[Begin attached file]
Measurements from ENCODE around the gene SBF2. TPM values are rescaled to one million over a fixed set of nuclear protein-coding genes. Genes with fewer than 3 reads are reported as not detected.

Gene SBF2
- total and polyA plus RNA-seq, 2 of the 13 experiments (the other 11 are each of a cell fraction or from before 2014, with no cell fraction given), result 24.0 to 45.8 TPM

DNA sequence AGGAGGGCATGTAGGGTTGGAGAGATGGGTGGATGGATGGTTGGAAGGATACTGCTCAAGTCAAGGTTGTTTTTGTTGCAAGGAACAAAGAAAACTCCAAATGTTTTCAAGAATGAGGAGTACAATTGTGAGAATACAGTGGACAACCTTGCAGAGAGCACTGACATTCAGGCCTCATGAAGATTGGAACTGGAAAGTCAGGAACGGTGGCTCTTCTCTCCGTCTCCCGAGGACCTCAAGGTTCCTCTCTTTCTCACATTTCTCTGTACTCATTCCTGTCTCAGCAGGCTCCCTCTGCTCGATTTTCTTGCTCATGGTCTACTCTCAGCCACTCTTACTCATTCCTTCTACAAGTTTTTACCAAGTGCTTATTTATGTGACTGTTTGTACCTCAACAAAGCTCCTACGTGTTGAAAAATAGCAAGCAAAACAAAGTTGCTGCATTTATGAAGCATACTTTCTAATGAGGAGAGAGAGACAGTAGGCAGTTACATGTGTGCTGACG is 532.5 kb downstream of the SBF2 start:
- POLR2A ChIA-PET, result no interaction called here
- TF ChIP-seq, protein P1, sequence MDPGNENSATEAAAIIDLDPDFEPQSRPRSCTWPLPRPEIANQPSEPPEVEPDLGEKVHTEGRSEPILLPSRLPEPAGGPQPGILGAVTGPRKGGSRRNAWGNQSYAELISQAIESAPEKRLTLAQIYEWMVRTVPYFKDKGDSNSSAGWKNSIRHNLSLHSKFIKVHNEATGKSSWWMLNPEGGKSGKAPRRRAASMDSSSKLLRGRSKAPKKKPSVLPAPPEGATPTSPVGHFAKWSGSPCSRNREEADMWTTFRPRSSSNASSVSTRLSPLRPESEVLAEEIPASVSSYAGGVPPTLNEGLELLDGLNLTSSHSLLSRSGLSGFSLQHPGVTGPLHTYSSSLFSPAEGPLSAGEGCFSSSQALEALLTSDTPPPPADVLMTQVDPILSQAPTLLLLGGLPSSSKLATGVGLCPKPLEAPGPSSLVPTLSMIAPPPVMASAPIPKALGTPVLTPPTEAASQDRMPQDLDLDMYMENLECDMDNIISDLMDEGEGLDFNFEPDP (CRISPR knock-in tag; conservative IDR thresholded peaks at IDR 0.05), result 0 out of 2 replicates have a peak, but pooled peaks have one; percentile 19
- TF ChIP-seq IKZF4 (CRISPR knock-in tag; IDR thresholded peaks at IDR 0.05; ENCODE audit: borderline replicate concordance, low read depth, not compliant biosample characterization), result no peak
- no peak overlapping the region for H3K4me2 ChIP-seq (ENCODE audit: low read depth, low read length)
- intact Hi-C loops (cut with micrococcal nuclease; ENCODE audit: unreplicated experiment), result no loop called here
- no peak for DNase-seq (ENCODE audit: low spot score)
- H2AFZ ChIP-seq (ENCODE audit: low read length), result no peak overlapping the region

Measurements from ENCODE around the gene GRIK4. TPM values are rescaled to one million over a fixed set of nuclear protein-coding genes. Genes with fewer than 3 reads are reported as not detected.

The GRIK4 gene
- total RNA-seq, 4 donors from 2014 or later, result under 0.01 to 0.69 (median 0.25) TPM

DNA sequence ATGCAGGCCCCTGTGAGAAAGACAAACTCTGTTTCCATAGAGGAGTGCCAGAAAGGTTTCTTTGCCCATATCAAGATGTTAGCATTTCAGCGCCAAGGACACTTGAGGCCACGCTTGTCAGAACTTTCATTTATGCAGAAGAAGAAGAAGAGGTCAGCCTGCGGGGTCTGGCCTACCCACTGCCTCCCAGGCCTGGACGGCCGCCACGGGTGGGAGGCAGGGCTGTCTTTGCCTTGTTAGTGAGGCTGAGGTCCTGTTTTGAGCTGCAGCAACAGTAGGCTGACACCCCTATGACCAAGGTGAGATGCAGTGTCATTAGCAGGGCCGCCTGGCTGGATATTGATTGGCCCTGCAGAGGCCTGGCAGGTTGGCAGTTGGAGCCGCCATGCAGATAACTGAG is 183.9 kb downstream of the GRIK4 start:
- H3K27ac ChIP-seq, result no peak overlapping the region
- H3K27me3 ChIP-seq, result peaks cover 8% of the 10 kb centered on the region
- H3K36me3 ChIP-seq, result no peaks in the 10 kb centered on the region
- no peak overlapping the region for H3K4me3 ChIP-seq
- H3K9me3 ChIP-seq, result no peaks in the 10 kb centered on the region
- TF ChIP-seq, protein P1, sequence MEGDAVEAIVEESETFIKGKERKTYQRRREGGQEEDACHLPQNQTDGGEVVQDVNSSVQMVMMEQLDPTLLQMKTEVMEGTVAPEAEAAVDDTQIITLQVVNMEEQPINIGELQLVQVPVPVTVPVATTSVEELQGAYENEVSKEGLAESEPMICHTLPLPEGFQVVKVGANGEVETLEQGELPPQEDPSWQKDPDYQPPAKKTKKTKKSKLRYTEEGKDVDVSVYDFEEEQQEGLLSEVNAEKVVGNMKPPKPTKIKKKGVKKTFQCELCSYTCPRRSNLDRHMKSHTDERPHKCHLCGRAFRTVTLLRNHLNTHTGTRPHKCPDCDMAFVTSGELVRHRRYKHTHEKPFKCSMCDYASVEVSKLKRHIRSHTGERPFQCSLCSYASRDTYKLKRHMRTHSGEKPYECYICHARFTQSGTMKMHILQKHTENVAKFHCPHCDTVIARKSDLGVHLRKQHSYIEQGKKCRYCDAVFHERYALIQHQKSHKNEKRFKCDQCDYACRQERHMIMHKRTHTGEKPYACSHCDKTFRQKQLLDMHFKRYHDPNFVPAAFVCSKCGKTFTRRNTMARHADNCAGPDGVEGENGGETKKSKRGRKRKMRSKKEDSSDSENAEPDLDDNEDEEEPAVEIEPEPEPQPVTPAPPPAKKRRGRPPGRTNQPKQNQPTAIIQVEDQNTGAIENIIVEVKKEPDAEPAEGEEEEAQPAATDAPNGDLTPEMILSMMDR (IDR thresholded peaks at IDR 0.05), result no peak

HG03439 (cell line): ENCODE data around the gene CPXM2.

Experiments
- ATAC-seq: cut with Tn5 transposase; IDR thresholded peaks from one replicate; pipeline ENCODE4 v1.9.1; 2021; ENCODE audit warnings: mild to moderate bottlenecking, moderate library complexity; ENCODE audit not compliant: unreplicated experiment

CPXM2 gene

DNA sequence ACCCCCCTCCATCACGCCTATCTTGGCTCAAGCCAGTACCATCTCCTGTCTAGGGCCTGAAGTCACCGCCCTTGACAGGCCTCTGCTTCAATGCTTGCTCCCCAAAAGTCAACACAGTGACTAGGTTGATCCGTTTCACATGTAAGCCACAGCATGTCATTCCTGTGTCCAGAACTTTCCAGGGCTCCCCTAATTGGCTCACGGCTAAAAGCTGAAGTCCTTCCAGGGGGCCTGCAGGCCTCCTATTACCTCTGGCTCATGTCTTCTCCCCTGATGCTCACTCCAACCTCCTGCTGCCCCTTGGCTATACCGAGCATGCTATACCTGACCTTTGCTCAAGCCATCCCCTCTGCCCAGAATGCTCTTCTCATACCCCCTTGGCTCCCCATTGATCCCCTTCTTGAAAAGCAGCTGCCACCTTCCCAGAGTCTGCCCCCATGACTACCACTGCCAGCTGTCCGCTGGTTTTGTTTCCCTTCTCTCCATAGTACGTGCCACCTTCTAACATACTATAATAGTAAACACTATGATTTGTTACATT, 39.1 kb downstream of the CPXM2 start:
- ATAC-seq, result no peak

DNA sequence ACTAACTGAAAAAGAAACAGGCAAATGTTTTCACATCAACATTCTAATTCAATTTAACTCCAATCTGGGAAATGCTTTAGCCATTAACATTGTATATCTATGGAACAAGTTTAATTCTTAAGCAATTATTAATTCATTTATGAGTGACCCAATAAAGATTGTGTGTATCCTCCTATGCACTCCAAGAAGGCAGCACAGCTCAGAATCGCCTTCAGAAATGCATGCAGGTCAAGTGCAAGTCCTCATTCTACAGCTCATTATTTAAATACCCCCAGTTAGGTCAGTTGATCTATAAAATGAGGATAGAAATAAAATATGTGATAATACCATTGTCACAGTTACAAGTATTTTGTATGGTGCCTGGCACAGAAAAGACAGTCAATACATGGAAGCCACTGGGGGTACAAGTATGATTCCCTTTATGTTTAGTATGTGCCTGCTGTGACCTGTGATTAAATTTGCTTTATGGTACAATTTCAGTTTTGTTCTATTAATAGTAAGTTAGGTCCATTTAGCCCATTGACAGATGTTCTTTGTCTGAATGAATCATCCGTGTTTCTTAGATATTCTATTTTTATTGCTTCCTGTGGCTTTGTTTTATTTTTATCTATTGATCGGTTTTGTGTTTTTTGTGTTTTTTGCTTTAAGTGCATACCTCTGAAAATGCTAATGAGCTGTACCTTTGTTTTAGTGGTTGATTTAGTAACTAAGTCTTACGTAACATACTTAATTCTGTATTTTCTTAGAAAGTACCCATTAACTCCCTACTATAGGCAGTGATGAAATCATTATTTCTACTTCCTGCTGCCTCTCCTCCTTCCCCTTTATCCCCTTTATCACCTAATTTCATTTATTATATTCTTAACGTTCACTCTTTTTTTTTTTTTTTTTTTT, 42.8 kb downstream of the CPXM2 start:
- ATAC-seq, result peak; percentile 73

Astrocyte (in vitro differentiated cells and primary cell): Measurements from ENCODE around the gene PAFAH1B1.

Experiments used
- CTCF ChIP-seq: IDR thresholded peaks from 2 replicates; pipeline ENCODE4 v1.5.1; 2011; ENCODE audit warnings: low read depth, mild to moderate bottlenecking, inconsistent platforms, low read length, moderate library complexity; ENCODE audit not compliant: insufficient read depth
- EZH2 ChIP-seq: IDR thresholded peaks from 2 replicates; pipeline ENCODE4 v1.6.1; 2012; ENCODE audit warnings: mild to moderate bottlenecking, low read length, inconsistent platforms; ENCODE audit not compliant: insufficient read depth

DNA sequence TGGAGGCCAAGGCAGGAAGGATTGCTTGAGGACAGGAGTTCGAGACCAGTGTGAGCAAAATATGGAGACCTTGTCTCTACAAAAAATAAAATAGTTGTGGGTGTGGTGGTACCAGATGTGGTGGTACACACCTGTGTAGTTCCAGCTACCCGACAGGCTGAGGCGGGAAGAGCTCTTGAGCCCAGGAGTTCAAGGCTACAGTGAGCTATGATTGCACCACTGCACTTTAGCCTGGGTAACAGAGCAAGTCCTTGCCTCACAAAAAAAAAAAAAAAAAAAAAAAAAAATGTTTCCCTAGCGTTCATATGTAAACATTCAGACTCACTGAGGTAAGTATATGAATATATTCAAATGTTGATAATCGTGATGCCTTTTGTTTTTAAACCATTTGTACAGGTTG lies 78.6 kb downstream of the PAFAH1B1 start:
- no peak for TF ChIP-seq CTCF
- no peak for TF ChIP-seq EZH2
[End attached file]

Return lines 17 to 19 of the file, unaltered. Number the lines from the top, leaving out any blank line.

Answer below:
- H3K27me3 ChIP-seq, result peaks cover 8% of the 10 kb centered on the region
- H3K36me3 ChIP-seq, result no peaks in the 10 kb centered on the region
- no peak overlapping the region for H3K4me3 ChIP-seq